The LSU Factsheet on Handling and Freezing Seafood says that seafood should be frozen rapidly. First, pre-chill the seafood. Research has shown that rapid freezing results in the best quality of the seafood. Make sure that the temperature of the freezer is around 0 degrees F. Put the seafood in small packages and spread them out to allow cold air circulation around the bags until frozen.

Fillets freeze best when placed flat in sealed freezer bags. It’s not necessary to add water. Before completely closing the bag, force the air out through a small opening (this is crucial!) and quickly finish zipping or closing the bag. The bag should be pulled tight around the fillet, like a vacuum package.  

A very important last step in the freezing process: Get a Sharpie marker and put the date the fish was frozen on the package. This will help the angler and cook to keep track of what frozen fish need to be used first and will keep the fillets from spending too much time in the freezer before being used.

Freezing larger, whole fish is tough. The LSU Factsheet recommends that large, whole fish with skin on are best when they are first frozen, then dipped in ice water to form a protective glaze over the whole fish, and then wrapped in freezer paper for long-term freezing.

Of course, if an angler has access to a vacuum-bagging machine, the whole freezing process is much easier and much more likely to produce good results. When using a vacuum bagging machine, try to not put too many fillets in a single package. The fillets need room to freeze quickly and thoroughly.

Now, when it comes to actually using the frozen fillets, anglers and cooks need to know that just as rapid freezing was crucial for best results, so is the thawing of frozen seafood for cooking.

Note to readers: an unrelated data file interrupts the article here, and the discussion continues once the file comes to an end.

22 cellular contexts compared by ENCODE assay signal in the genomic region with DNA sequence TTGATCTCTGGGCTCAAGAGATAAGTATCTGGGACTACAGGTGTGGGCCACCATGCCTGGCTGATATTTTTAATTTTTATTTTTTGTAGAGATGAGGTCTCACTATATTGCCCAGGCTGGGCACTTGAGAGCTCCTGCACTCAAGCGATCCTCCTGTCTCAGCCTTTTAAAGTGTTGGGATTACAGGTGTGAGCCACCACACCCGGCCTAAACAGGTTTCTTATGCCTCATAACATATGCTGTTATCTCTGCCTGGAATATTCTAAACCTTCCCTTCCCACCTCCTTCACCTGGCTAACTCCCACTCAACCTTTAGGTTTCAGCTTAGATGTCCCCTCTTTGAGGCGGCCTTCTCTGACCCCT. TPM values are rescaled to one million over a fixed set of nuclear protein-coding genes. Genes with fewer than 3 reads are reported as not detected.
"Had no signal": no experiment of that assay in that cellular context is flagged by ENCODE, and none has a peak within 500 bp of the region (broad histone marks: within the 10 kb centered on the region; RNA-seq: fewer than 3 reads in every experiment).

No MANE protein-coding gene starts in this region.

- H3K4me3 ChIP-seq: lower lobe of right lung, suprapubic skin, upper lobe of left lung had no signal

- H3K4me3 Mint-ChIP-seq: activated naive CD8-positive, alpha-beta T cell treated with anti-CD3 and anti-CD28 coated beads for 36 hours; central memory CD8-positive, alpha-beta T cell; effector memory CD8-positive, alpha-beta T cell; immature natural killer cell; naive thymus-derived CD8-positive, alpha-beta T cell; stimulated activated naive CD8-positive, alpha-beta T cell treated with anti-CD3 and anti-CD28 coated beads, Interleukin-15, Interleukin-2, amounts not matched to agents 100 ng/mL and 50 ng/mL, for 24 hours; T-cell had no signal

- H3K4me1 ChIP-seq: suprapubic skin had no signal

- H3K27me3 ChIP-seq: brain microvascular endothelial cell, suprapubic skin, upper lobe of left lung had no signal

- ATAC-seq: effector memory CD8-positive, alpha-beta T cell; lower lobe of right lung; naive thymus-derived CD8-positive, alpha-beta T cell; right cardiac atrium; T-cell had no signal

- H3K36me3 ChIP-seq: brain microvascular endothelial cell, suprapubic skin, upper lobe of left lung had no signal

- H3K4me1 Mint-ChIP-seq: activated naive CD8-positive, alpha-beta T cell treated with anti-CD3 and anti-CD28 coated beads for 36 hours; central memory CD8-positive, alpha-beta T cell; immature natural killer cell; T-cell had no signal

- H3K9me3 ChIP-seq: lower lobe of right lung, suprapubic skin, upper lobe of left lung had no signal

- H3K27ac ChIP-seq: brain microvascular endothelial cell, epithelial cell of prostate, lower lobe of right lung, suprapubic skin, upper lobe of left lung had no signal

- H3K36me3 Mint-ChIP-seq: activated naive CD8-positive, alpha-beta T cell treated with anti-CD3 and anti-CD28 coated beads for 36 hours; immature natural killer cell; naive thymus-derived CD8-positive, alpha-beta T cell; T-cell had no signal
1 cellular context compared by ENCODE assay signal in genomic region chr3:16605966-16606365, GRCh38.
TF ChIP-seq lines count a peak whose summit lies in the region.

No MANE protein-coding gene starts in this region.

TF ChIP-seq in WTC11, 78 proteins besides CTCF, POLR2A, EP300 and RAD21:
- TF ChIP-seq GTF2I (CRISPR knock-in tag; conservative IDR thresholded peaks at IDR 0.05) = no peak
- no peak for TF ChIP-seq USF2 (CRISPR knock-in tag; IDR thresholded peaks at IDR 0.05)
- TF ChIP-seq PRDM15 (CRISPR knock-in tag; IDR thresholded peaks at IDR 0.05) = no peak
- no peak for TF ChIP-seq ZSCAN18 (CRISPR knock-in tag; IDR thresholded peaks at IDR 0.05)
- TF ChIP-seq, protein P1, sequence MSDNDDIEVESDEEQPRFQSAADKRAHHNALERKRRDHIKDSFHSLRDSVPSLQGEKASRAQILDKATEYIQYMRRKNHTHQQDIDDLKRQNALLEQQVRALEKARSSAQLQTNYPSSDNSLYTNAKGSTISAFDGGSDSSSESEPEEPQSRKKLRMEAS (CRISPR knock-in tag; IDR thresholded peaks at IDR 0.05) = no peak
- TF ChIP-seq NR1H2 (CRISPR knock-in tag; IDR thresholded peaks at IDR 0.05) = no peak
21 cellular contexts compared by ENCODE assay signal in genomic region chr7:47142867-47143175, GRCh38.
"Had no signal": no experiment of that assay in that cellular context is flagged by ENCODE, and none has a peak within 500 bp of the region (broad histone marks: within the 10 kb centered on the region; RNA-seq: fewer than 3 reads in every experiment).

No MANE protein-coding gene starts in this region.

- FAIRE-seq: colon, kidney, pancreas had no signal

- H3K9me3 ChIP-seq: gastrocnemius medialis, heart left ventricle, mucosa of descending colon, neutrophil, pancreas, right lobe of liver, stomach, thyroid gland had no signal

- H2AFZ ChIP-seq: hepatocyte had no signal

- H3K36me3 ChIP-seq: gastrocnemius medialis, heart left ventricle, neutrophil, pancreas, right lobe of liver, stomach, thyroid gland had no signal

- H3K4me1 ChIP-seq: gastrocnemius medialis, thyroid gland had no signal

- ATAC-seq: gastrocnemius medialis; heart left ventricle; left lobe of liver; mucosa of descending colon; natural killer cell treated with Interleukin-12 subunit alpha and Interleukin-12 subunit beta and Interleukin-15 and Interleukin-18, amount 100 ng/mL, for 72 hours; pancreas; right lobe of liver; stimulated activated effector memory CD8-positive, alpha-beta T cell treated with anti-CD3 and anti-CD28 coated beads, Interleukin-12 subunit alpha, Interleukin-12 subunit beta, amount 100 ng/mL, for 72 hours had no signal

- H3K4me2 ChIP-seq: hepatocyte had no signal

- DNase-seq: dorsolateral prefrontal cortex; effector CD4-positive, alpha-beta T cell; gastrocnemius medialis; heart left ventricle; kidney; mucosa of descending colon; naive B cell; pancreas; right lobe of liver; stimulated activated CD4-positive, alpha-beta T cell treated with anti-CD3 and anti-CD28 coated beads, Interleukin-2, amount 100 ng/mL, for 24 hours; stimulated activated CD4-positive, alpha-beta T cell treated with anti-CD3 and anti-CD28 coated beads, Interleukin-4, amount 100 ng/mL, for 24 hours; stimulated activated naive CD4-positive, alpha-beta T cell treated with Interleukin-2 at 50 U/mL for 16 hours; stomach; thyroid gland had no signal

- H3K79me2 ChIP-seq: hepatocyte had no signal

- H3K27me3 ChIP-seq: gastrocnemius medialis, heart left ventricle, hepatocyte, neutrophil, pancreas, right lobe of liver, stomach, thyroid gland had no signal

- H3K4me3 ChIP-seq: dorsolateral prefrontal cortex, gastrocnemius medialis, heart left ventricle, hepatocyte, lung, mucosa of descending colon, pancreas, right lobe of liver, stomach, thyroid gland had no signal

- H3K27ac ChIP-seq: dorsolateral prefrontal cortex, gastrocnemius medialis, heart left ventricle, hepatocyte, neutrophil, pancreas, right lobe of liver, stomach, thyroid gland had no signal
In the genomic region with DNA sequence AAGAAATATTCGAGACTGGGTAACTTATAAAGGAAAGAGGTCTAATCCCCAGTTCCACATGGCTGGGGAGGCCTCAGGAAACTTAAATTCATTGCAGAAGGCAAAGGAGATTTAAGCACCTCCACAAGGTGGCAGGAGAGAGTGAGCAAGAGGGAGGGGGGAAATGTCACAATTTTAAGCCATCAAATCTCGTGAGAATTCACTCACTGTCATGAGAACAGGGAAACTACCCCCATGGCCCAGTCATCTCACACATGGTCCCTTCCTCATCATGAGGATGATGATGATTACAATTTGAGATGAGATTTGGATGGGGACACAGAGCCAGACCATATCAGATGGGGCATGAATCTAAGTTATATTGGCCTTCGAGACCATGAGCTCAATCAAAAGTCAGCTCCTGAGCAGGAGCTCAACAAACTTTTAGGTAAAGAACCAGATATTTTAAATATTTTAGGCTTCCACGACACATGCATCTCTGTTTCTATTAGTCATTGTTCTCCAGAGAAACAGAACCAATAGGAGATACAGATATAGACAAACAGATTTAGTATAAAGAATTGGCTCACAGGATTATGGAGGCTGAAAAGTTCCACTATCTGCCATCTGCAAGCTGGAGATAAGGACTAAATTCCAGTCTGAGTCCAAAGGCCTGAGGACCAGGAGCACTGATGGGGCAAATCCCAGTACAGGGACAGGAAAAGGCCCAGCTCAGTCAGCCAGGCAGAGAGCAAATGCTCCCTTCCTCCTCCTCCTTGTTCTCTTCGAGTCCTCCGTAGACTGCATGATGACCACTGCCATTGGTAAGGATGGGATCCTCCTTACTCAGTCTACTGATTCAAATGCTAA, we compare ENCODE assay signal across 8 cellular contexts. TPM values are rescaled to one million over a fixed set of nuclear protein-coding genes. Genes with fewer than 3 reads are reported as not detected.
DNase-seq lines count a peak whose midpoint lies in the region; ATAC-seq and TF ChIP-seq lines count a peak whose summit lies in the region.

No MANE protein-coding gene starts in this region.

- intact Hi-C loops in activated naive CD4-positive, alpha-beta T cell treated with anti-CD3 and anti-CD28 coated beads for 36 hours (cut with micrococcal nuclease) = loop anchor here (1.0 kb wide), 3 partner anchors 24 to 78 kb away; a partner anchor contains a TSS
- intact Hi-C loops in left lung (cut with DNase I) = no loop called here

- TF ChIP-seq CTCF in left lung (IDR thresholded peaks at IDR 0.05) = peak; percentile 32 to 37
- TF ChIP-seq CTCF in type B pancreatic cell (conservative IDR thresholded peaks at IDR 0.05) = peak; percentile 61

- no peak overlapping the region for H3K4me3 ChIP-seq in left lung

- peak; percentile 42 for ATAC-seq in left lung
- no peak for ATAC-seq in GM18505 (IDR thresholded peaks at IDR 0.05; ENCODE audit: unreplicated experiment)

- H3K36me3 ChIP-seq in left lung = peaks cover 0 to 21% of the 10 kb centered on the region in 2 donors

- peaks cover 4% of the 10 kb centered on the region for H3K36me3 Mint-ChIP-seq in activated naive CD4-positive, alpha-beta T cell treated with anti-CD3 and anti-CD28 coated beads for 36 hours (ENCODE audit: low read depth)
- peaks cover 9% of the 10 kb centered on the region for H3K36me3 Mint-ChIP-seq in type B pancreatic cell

The LSU Factsheet recommends that rapid thawing is important to protect the quality retention of rapid freezing. Seafood should be thawed in the package under running water—slightly warm—not hot. Simply opening the package and putting the seafood directly in the water may cause texture, color, and flavor changes; in other words, keep the water away from the thawing seafood.


How Long Will It Keep?

Freezing seafood should not be seen as a long-term situation. For most frozen seafood, about six months is the longest period that the frozen fish will remain of a high quality.  The sooner the frozen fish can be used, the better will be its quality.

I have eaten fish that has been frozen for considerably longer than six months, and in some cases, it was not too bad.  

However, there are limits. I found a package of frozen yellowfin tuna in the bottom of our freezer the last time we emptied the freezer for cleaning. The package had been frozen for almost three years, but I was really hungry for some grilled tuna. I thawed the tuna, and then I seasoned it and put it on the grill. It looked good when it was done.

When it came time to eat, well, let’s just say that the wonderful taste of fresh tuna was not there. In fact, there was no taste at all.

So, with freezing seafood, there are limits on how long the frozen fish will keep.  But with just a little care and good kitchen technique, frozen seafood can help provide some good meals later in the season, and can help make some great days outdoors—on the table.